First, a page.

Step 4 – Watering after Germination
As soon the mixture becomes moist, remove it from the water pan and place the seed pan in full sunlight. Until the seeds germinate fully, you need to maintain high level of humidity near the seeds. Therefore, place the pot in a glass container, propagator, or a transparent plastic bag. You can spray water (once a day) on the surface of the plant to maintain the moisture. However, under any circumstances, do not water the seeds.
Seeds should germinate within a week, and then they can be transplanted to their respective containers or garden beds. Once the seeds germinate, they can be planted in any type of soil, provided the soil does not retain moisture. Always allow the soil to become bone dry between two watering cycles. Prune the plant regularly to give it a desired shape.
Jade plant, also known as a friendship tree, money plant or lucky tree, is a succulent plant that is closely related to cacti.
How to Grow Jade From Seed
The jade plant (Crassula ovata) is a perennial evergreen shrub with brown branching stems that give it the appearance of a small tree. Jade plants are succulents with rounded green leaves that grow in U.S. Department of Agriculture plant hardiness zones 9 through 12, depending on the cultivar. Grown as a houseplant, jade rarely flowers, but planted in the ground, jade might blossom with pink flowers in the spring. When growing the plants from seed, sow the seed in the spring or summer.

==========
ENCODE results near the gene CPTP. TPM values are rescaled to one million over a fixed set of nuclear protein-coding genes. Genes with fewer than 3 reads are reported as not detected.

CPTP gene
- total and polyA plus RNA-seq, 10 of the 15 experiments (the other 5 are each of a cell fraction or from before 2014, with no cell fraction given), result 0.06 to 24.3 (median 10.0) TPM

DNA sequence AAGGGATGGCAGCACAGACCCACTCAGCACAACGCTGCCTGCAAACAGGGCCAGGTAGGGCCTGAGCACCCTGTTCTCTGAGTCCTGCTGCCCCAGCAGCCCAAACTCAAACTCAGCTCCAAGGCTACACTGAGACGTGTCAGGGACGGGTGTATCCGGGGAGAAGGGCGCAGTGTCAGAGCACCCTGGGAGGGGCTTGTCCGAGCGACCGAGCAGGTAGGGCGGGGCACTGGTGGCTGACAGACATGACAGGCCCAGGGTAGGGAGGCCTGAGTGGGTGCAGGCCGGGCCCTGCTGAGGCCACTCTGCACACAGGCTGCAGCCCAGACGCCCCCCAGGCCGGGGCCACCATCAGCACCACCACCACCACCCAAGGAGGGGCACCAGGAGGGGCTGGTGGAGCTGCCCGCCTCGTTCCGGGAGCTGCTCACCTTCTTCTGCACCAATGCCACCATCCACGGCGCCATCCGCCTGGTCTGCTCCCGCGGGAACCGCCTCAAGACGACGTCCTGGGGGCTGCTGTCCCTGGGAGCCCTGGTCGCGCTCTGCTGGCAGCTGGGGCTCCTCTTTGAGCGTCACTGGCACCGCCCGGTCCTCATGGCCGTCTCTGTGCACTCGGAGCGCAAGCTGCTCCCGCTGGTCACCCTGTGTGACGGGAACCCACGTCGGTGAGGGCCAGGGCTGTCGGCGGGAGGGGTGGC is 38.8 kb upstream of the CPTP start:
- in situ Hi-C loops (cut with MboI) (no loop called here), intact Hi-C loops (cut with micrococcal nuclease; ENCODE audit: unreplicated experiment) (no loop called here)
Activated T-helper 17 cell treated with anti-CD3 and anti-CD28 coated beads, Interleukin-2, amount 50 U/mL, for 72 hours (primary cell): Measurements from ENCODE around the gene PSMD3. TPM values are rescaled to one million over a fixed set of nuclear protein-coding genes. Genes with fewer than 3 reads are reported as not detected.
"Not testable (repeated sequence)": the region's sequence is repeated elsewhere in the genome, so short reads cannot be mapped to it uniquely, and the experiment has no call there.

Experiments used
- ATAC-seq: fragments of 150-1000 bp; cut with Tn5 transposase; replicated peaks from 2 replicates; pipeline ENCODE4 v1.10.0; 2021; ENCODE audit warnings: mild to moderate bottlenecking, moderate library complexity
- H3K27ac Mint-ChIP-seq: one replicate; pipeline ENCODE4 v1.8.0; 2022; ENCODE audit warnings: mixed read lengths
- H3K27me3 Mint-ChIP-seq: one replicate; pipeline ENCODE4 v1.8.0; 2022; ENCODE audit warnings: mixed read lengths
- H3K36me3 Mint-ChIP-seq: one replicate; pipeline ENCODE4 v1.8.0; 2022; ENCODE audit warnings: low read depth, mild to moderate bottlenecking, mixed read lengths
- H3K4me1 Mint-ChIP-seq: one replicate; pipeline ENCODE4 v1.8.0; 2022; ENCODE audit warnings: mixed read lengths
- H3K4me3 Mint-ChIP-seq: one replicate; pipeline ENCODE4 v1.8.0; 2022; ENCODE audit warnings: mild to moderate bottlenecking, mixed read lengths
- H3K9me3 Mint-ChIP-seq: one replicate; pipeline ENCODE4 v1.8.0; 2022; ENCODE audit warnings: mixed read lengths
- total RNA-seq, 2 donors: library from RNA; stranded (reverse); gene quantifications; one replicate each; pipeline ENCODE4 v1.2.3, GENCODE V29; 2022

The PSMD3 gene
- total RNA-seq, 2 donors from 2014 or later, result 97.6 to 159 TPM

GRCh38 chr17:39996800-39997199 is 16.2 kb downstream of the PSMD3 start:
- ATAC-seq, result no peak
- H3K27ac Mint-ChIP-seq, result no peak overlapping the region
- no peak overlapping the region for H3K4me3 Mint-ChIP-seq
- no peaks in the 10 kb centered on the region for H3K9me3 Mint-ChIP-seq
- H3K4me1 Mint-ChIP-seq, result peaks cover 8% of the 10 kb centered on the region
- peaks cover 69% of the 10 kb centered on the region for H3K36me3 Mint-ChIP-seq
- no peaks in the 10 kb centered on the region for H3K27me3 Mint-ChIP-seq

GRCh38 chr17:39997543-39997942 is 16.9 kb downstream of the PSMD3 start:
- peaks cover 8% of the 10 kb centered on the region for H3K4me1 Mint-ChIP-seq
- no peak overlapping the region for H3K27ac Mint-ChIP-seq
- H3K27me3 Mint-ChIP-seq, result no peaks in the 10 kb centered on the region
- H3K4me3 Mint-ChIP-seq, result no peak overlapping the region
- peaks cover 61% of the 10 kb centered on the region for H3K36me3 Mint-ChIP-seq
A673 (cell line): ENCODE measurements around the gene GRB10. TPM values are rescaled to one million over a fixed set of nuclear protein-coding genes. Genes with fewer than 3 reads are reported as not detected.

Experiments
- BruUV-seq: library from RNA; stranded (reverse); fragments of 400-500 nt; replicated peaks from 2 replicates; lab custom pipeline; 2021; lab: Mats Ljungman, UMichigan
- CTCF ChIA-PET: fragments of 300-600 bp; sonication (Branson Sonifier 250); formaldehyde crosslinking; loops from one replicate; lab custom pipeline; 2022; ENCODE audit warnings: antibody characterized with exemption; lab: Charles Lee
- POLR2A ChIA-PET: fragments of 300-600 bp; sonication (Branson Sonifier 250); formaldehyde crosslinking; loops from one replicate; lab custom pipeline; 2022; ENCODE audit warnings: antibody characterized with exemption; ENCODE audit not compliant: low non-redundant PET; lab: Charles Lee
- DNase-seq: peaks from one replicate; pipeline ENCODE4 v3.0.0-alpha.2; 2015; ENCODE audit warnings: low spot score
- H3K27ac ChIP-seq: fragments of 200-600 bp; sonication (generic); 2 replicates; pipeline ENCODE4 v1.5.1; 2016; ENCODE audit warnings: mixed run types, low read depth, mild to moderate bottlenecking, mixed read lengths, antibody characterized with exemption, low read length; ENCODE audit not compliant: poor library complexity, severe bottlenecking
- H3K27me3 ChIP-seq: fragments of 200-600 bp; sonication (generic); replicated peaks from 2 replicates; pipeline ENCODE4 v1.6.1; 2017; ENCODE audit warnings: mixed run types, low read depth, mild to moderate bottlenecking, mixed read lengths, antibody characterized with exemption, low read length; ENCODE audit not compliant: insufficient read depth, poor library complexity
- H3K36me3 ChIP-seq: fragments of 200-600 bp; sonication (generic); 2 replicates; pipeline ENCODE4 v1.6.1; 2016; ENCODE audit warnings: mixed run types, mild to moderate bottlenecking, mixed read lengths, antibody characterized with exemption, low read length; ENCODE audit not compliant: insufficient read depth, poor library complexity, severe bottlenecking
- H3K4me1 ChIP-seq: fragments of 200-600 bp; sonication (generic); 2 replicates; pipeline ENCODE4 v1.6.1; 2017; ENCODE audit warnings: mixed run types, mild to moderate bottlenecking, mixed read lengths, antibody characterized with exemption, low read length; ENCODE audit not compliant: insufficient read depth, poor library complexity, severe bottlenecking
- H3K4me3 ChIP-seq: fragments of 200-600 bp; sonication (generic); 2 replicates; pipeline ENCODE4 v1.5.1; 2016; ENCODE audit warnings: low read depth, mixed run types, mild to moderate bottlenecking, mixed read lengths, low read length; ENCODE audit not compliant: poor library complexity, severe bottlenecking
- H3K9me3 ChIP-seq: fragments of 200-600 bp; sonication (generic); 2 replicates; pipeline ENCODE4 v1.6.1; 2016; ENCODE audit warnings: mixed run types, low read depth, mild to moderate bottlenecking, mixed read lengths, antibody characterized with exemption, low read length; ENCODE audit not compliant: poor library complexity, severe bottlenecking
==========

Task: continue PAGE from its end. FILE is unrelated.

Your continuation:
Sow seeds in a 4-inch pot with drainage holes. Fill the pot with a soil mixture formulated for cactus and succulents and place one to three seeds spaced about 1 inch apart in the center of the pot. For outdoor plants, you sow seeds directly in the planting area. Choose a full-sun location with well-draining soil. Jade plants tolerate many soils but do best in a sandy loam. Space seeds at least 2 feet apart. You may place more than one seed in each location to increase the chances of germination. Do not cover the seeds.